|Publication number||US6479768 B1|
|Application number||US 09/572,900|
|Publication date||Nov 12, 2002|
|Filing date||May 17, 2000|
|Priority date||May 17, 2000|
|Publication number||09572900, 572900, US 6479768 B1, US 6479768B1, US-B1-6479768, US6479768 B1, US6479768B1|
|Original Assignee||Hoton How|
|Export Citation||BiBTeX, EndNote, RefMan|
|Patent Citations (7), Referenced by (31), Classifications (11), Legal Events (4)|
|External Links: USPTO, USPTO Assignment, Espacenet|
1. Field of Invention
This invention is directed to a method and a device for obtaining precision data acquisition using a magnetomechanical transducer. As a direct application, data can thus be acquired using hand writing and drawing applied in a normal manner.
2. Description of Prior Art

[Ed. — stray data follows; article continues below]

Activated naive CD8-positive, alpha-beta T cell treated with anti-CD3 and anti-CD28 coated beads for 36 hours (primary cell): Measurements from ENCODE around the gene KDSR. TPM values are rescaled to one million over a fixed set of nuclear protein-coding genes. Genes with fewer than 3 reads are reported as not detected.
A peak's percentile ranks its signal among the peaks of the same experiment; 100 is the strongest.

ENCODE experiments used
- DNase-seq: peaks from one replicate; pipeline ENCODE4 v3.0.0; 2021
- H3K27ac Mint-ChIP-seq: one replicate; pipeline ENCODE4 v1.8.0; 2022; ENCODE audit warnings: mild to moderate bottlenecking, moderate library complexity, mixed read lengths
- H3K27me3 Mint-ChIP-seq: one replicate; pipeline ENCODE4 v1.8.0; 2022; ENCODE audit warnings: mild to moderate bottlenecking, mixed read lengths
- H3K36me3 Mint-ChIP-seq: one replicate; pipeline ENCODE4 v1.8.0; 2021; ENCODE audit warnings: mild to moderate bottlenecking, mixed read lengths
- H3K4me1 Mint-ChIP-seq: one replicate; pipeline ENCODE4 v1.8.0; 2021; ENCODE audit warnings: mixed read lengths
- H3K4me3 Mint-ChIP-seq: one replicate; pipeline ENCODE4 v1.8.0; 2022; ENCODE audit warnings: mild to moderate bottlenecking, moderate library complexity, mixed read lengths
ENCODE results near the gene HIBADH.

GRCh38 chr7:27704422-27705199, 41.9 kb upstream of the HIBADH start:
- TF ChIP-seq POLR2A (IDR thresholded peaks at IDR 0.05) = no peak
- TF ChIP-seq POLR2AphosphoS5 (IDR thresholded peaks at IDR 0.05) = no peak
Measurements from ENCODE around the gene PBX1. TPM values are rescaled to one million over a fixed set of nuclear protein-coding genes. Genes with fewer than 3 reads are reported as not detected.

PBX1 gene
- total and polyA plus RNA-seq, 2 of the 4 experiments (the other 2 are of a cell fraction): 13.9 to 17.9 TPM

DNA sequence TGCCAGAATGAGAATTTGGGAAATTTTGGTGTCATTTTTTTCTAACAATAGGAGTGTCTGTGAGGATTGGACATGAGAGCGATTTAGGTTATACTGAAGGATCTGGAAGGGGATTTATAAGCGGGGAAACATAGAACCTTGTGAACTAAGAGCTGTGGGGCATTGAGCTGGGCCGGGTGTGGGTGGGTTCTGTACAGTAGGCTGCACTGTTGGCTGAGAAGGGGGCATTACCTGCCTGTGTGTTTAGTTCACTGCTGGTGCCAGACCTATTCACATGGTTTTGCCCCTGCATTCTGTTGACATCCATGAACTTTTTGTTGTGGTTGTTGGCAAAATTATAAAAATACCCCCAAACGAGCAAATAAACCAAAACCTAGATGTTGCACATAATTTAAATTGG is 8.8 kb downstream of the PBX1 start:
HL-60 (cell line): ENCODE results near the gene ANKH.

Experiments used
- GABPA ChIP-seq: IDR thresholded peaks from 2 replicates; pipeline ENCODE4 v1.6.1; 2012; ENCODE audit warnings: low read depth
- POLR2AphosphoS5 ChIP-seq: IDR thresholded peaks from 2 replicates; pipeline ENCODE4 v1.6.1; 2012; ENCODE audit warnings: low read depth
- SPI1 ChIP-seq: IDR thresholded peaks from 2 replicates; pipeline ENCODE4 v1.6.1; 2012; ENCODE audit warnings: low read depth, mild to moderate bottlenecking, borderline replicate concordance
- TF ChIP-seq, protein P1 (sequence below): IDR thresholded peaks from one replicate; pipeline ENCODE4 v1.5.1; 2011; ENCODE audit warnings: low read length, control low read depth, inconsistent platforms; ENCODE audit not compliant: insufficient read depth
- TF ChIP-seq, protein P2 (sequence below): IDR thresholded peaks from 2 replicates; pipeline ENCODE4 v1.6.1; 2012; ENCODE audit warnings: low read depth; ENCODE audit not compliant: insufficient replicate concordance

Comparing to computer input from a keyboard, it is relatively difficult to input, text data directly from hand writing. Traditional approaches incorporate electrostatic or piezoelectric instruments to be used as the input devices. However, they require special transducer media, in the form of a pad or the screen of a monitor, to be used during the input processes, thereby imposing severe limitations for applications. For example, only a small window compatible to the pad size is available for writing, and the writing is not permanently recorded on paper as a regular pen does with ink. It is not possible to input data at the same time when a notebook/checkbook is written, a special form is filed, an annotation is made at the margin of a book, a piece of lecture notes is taken in the classroom, and a project is planned when lying down on the beach. Apparently, there is a need that text data can be acquired at the same time when hand writing is applied in a normal manner.